Photograph by Jaida Grey Eagle
Photograph by Jaida Grey Eagle
A member of the Twin Cities–based Kalpulli Yaocenoxtli, an Aztec dance group, performs a prayer.
The Pulitzer Prize–winning author opens up about haunted bookstores, wild rice, and the future of Minneapolis, her home city.
In her latest novel, The Sentence (November 2021, HarperCollins), Pulitzer Prize–winning author Louise Erdrich chronicles the relationship between Tookie, a formerly incarcerated Ojibwe woman, and the ghost of a white woman haunting the Minneapolis bookstore where Tookie works—a store modeled after Erdrich’s own Birchbark Books. A member of the Turtle Mountain Band of Chippewa Indians and a resident of Minneapolis for more than 20 years, Erdrich shares her inspiration for the novel, her love of the city’s green spaces, and what it feels like to run a bookstore during the pandemic. (Hint: better than you’d expect!)
The pandemic and the protests that gripped Minneapolis following George Floyd’s murder are central to your new novel. Did you start writing The Sentence before or after the pandemic began? Had you already decided to weave in current events?
I started The Sentence six or seven years ago. This book was going to be a ghost story set in a bookstore, with one of the booksellers contending with the haunting. I kept getting stuck because it was set in real time. I am not a journalist, so writing about things as they happen and trying to get perspective is a challenge. Finally, in November 2019, I decided that I would start the book again and no matter what, I would not give up. Then 2020 happened. I tried to remember that I didn’t need to have a professional take on events and in fact that would kill the story. This was not an op-ed. I needed to write how things happened and how my characters experienced them. For better or worse, that’s what I did.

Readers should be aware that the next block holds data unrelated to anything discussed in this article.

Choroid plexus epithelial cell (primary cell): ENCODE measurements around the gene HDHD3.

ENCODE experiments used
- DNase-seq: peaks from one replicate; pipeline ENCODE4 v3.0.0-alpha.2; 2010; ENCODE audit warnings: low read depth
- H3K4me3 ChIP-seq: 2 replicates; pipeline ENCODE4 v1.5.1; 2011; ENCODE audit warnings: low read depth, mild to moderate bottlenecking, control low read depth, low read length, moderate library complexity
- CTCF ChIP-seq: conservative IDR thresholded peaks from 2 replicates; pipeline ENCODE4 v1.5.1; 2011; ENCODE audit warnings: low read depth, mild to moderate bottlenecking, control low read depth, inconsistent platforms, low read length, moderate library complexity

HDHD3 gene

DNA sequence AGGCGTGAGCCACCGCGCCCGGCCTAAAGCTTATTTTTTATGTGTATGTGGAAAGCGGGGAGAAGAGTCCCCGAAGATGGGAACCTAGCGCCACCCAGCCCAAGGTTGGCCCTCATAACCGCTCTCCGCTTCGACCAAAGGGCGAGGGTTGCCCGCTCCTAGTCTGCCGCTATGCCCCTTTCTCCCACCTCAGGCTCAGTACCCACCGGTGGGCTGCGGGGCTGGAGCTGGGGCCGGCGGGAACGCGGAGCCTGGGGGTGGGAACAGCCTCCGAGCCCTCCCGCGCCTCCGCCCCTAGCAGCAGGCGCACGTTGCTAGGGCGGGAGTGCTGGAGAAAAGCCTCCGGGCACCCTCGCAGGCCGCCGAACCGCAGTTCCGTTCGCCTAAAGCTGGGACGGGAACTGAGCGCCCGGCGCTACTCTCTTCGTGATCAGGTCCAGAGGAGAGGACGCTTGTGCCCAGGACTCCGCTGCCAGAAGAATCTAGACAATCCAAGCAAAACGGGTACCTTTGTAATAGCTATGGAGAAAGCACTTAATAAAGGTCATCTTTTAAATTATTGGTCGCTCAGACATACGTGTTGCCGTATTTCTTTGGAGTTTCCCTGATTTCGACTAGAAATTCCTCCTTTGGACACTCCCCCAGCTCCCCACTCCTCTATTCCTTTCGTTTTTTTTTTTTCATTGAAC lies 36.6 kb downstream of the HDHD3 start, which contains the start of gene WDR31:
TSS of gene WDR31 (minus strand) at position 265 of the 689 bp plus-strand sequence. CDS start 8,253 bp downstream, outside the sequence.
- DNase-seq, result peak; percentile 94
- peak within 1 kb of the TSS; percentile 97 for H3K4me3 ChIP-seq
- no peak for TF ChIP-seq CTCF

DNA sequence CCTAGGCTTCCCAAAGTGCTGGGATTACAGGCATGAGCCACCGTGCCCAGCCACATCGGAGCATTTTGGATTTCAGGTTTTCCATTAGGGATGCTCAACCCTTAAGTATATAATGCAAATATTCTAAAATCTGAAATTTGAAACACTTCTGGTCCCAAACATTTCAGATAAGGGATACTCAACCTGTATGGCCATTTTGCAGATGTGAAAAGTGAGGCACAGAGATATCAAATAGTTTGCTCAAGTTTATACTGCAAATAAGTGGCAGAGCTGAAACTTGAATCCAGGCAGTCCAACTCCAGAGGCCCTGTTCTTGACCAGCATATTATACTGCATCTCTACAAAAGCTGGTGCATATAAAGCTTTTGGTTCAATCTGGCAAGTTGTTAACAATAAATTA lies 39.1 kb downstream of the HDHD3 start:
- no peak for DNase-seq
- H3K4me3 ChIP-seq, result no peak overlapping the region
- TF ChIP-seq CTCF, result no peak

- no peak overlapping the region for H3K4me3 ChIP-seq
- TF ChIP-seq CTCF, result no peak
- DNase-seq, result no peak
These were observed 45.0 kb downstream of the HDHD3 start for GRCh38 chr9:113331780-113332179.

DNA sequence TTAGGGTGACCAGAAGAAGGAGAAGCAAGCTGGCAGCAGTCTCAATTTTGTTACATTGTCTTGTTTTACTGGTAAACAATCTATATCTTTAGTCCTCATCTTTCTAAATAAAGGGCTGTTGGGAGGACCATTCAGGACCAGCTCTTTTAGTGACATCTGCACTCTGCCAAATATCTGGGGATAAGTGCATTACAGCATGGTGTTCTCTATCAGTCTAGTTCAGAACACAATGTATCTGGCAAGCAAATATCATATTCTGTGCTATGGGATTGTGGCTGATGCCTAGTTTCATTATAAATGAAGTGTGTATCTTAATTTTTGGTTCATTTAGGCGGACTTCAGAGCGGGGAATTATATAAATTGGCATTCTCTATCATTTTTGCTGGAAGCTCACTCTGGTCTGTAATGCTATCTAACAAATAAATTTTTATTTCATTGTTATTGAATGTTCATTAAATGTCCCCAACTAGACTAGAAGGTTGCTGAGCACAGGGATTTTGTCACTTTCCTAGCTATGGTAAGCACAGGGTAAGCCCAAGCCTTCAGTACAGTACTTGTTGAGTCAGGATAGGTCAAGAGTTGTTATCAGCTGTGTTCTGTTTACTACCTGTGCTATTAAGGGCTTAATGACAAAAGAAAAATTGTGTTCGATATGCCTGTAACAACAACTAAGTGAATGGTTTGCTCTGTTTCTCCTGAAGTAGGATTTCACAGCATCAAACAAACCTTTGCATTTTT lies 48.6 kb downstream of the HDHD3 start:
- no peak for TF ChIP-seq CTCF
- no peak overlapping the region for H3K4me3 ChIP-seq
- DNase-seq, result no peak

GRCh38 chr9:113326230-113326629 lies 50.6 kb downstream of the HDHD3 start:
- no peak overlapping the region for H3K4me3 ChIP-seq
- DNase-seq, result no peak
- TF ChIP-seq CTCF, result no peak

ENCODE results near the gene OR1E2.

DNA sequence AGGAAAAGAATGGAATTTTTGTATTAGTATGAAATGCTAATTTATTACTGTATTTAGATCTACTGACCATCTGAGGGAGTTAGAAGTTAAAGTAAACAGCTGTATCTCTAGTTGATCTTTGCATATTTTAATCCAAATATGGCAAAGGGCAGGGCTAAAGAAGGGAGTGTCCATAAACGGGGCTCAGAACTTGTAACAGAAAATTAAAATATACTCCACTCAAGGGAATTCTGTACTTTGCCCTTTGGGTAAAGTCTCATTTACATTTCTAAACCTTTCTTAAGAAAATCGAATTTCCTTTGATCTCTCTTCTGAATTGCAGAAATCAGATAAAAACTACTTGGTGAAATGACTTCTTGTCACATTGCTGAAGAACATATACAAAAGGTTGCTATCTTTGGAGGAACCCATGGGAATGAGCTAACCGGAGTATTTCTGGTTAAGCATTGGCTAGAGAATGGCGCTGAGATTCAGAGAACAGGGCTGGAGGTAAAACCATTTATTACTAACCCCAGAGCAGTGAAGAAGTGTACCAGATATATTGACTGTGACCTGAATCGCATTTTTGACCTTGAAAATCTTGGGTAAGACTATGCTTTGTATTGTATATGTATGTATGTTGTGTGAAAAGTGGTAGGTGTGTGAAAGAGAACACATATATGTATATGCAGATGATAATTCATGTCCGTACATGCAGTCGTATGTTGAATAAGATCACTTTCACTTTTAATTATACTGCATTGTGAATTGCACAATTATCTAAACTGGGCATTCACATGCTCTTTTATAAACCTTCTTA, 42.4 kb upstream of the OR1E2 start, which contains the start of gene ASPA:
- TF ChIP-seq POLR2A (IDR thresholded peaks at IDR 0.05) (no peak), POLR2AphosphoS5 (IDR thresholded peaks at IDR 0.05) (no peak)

Throughout the novel, we get glimpses into places in Minneapolis—Pow Wow Grounds, Migizi—that are true to life. What are some of your go-to spots in the city?
Aside from Theodore Wirth Regional Park, some of my favorite places in Minneapolis–St. Paul include the Minnesota History Center and the Minneapolis Institute of Art, which has an extraordinary painting by Rembrandt (Lucretia), as well as terrific collections of Chinese art, contemporary art, and Native art. I also love the Minneapolis Sculpture Garden and its renovation in 2017, which was overseen by [art curator] Olga Viso. One of my favorite pieces is a cottonwood tree, considered very significant by the Dakota people and also planted during an art project inspired by Joseph Beuys [that saw the planting of 7,000 trees throughout Minnesota from 1982 to 1987]. In the branches of this cottonwood tree hang wind chimes, [each tuned to a different note from] a piece by John Cage, [with the wind] playing a concert night and day. A new piece of sculpture by the Dakota artist Angela Two Stars will be dedicated soon, and there is an enigmatic structure, Black Vessel for a Saint, by Theaster Gates.
The pandemic has reshaped our cities—where do you think Minneapolis is headed?